Archaeopteryx probably couldn’t fly

. . .but maybe they could glide and parachute out of trees.  If you’ve followed bird evolution, you know they evolved from theropod dinosaurs, and that feathers evolved before flight, probably for thermoregulation or sexual/species signalling. Some of the earliest “true” birds (and that’s a definition which is somewhat subjective), though, had feathers which were longer, superficially resembling those of modern birds.  These creatures included the famous Archaeopteryx (which lived about 145 mya), and Confuciusornis (125 mya, the first bird with a toothless beak).

There has been a lot of argument about whether these beasts, especially Archaeopteryx, could fly;  the controversy has involved scrutinizing the feathers, the structure of the wing, the bones, and the presumed muscle mass (for a summary of the arguments, go here).  The conclusion: we don’t know. Up to now the consensus seems to have been that it was a best a weak flyer.

A new paper in Science by Robert L. Nudds and Gareth Dyke (from University of Manchester and University College Dublin respectively) concludes, however, that both Archaeopteryx and Confuciusornis were non-fliers.  They arrived at this conclusion using measurements of feather characteristics (primary flight feathers) and Euler-Bernoulli beam theory, used in architecture to calculate the load-bearing ability of beams.  They measured five specimens of Confuciusornis (see Fig. 2) and one (the Munich specimen) of Archaeopteryx.

The upshot is that the rachis of the feather (the shaft) was too slender to support wing flapping, and that the wings of these birds would have buckled had they attempted powered flight.  The graph below shows how slender the shafts of the fossil species were compared to those of modern birds:

Fig. 1.  B: Plot of Feather length versus body mass (top line) and rachis diameter versus body mass (bottom line).  Black diamonds: Archaeopteryx, gray diamonds Confuciusornis; black circles: modern bird species.  The fossil birds have feathers as long as those of modern birds, but the rachis diameter is much smaller (note that data are on a log scale, which makes the differences look smaller than they really are).   C.  Plot of rachis diameter versus feather length, again on a log scale. Symbols the same for B. Fossil birds have much a much slimmer rachis for their feather length than do modern birds.

A slender feather shaft raises the danger of the feather buckling under the large stresses of powered flight, and the beam theory shows that the Confuciusornis primary feather would buckle at 1/90th of the force that would buckle the feathers of a modern bird of comparable size.  Archaopteryx feathers would have buckled at about 1/45th of that force.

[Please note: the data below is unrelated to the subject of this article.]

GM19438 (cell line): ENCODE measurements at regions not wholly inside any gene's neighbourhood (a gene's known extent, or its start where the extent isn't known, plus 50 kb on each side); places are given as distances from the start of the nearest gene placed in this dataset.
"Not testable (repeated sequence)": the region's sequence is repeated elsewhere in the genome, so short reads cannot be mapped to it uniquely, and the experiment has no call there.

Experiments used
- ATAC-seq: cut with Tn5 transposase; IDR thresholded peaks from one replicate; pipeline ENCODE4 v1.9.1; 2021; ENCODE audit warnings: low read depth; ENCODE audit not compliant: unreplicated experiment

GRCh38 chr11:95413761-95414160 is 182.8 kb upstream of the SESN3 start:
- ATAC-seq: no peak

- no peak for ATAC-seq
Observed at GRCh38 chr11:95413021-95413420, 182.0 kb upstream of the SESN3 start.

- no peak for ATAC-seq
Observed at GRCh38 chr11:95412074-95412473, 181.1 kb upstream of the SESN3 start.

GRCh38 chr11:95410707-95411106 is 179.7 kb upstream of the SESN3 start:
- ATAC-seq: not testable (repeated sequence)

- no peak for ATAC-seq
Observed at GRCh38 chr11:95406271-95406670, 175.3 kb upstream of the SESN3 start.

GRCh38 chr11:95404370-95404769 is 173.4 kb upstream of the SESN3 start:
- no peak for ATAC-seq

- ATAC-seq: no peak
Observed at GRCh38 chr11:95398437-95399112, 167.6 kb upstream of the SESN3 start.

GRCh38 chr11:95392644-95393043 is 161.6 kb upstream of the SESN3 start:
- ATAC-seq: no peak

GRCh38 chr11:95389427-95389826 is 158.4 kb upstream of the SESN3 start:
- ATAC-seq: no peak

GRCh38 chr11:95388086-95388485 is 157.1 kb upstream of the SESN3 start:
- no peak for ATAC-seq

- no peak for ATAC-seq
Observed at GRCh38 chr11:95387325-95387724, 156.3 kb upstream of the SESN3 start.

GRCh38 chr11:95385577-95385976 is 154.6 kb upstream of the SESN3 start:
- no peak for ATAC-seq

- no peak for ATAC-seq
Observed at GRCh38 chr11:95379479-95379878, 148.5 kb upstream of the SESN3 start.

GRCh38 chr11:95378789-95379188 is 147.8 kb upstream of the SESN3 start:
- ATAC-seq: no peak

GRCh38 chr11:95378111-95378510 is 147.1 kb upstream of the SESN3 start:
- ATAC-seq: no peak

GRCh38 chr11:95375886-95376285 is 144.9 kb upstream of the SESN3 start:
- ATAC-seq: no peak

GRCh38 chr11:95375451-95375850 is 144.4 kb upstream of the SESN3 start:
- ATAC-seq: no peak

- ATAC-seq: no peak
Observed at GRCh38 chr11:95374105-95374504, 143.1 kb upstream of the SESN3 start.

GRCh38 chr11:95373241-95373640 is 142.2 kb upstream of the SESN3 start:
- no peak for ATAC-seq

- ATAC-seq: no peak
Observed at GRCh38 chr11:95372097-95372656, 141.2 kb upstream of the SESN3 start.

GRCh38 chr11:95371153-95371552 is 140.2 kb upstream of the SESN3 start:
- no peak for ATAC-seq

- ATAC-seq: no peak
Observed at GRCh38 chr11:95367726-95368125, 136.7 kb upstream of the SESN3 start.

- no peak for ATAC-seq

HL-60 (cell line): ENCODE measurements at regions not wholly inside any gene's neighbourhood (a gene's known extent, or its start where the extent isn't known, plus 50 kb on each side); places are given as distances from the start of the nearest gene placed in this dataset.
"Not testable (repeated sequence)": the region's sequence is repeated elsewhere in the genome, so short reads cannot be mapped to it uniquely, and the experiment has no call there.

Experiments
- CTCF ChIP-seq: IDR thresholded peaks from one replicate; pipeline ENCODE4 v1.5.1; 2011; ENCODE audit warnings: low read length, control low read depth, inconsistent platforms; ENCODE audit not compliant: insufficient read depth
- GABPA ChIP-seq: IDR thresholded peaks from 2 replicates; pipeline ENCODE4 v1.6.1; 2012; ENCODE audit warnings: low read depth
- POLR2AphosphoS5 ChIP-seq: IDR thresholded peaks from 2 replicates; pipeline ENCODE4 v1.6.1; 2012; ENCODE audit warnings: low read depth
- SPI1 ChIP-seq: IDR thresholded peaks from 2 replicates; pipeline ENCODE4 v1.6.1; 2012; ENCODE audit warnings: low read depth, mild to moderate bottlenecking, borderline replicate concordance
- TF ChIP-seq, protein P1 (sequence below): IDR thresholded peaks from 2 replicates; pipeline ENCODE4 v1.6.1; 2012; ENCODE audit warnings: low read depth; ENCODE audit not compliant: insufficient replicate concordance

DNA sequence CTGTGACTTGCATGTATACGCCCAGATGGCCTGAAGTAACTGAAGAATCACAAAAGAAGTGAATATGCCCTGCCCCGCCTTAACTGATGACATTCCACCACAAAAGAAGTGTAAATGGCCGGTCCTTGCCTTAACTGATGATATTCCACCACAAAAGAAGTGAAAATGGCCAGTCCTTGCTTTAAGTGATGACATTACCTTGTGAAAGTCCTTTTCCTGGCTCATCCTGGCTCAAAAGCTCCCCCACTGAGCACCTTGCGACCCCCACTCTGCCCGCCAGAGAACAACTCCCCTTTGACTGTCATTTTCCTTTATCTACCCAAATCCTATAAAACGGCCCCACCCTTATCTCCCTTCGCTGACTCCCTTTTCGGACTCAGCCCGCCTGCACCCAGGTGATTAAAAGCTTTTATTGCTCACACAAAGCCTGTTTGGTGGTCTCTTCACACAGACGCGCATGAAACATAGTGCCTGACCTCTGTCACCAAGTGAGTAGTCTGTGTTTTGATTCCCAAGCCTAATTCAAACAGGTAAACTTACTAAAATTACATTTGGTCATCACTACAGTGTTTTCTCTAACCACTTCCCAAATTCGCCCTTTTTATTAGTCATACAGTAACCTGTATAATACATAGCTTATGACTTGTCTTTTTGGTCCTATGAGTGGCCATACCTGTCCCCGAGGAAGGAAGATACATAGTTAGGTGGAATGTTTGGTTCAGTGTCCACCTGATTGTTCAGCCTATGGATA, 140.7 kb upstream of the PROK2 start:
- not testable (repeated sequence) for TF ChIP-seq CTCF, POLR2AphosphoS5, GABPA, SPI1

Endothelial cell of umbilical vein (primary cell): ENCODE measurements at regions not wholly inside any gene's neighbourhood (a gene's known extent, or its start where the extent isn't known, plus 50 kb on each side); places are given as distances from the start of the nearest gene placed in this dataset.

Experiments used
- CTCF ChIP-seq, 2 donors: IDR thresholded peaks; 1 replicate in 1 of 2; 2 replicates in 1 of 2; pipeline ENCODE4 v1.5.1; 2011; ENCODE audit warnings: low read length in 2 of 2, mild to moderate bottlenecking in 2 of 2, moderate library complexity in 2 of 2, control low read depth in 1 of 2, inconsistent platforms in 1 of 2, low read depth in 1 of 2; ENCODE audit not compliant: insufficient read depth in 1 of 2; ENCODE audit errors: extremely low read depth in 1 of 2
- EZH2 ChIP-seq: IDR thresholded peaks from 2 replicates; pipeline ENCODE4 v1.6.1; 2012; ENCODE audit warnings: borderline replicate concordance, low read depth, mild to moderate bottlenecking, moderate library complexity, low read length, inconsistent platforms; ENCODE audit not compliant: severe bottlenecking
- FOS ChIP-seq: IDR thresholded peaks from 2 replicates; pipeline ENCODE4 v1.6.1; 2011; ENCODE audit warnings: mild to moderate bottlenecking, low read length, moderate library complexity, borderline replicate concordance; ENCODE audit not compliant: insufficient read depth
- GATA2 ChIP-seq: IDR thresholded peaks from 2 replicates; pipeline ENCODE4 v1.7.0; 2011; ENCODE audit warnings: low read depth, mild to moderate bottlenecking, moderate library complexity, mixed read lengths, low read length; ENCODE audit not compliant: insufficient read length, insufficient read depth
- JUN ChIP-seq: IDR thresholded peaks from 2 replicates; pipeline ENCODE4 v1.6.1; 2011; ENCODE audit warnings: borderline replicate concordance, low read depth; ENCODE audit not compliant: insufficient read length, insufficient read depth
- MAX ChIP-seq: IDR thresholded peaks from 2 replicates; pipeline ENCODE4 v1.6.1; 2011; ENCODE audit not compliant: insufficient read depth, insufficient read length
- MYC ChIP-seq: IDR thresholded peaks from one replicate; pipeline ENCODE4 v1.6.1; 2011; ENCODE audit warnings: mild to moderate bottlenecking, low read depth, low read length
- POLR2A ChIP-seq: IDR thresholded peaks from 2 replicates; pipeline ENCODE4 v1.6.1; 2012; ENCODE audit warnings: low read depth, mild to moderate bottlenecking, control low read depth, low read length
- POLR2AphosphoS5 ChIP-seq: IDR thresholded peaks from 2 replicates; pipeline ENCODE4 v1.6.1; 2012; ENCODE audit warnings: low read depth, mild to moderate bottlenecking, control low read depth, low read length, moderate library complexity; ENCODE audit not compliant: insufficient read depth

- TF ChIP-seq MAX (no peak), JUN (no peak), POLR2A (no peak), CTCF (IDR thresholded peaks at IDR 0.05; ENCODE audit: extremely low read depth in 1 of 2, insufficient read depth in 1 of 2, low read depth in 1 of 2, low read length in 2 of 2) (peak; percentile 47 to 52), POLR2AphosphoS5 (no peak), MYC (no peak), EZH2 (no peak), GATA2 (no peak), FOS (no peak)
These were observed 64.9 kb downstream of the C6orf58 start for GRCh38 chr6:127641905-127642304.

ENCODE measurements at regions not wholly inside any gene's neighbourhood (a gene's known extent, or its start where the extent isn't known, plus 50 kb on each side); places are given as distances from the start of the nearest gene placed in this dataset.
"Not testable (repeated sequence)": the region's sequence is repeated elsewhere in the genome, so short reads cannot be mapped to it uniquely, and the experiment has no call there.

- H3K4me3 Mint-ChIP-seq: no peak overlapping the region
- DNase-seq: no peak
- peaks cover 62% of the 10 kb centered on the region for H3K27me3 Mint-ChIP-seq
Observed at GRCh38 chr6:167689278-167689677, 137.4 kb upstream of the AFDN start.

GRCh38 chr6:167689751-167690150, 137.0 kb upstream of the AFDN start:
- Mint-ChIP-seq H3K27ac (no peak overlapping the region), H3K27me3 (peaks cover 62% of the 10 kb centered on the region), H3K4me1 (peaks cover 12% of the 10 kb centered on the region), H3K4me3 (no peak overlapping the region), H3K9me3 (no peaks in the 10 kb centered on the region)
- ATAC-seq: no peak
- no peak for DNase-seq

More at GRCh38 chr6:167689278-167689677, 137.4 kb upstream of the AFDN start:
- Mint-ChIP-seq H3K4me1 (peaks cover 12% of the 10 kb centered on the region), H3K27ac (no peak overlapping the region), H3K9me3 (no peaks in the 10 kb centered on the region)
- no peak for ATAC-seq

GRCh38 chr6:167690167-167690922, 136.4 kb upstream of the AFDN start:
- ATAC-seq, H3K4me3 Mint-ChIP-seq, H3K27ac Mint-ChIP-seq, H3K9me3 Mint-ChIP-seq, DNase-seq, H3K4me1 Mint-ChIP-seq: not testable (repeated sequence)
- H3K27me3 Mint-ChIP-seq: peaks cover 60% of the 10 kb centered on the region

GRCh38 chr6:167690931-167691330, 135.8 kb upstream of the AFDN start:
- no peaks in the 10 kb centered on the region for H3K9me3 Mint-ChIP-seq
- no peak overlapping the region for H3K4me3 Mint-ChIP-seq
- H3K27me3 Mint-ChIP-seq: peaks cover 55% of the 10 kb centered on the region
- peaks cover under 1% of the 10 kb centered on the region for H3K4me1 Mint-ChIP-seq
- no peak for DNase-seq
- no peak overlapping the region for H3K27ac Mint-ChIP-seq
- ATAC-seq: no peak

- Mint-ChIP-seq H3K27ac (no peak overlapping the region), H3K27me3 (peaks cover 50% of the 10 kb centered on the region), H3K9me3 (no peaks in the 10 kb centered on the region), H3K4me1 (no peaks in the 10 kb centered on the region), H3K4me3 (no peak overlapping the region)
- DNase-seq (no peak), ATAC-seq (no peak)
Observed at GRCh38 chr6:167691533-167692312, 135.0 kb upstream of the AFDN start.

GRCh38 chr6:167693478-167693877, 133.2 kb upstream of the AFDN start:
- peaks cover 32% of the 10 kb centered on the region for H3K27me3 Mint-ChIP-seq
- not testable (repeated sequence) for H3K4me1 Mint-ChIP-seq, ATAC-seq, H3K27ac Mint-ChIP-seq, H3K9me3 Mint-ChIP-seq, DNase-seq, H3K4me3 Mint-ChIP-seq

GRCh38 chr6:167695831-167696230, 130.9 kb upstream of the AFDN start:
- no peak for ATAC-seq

The authors conclude that neither bird could fly:

With feathers structurally similar to those of modern birds, Confuciusornis and Archaeopteryx could only have parachuted with their wings held dorsally, reducing the forces acting on the primaries while providing drag to reduce descent speed. A parachuting arrangement seems incongruent with their overall wing morphologies.

The catch is “feathers structurally similar to those of modern birds.”  Modern birds have feathers with hollow shafts. It’s possible that these ancient ones had feathers with solid shafts. That, according to the authors’ calculations, would have enabled them to fly, albeit with much less of a “safety margin” for buckling than we see in  feathers of modern birds.  I’m not sure how likely it is that these feathers had solid shafts, and I suspect you can’t tell from fossils, or the authors would have mentioned it.

But this paper doesn’t completely end the controversy.  A news-and-views piece by Michael Balter at ScienceNow reports dissent from other paleontologists:

But some researchers are not ready to close the book on early flight. “I agree that Confuciusornis and Archaeopteryx were poor fliers,” says Luis Chiappe, a paleontologist at the Natural History Museum of Los Angeles County in California. “I don’t agree, however, that these birds were unable to fly by flapping their wings.” That’s because, he says, the fossilized shafts of the feathers of early birds are often not well defined, making them difficult to measure accurately.

Philip Currie, a paleontologist at the University of Alberta in Canada, says that although the paper provides the “most convincing evidence yet” that these birds did not do well in the air, he also questions the authors’ conclusions that they were capable of only gliding or parachuting. The birds’ fossils have been found both in marine and lake sediments, Currie says. “If they were only dropping out of trees, how did they end up so far from shore?”

Fig. 2. One of the Confuciusoris specimens analyzed in this study.  The primary feather measured is indicated by the black bar.  White scale bar is 2 cm.